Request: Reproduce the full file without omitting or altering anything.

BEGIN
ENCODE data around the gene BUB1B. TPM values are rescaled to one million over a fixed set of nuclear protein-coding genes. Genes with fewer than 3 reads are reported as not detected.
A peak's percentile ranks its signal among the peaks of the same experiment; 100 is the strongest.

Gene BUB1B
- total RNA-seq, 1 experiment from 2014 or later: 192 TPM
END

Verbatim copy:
ENCODE data around the gene BUB1B. TPM values are rescaled to one million over a fixed set of nuclear protein-coding genes. Genes with fewer than 3 reads are reported as not detected.
A peak's percentile ranks its signal among the peaks of the same experiment; 100 is the strongest.

Gene BUB1B
- total RNA-seq, 1 experiment from 2014 or later: 192 TPM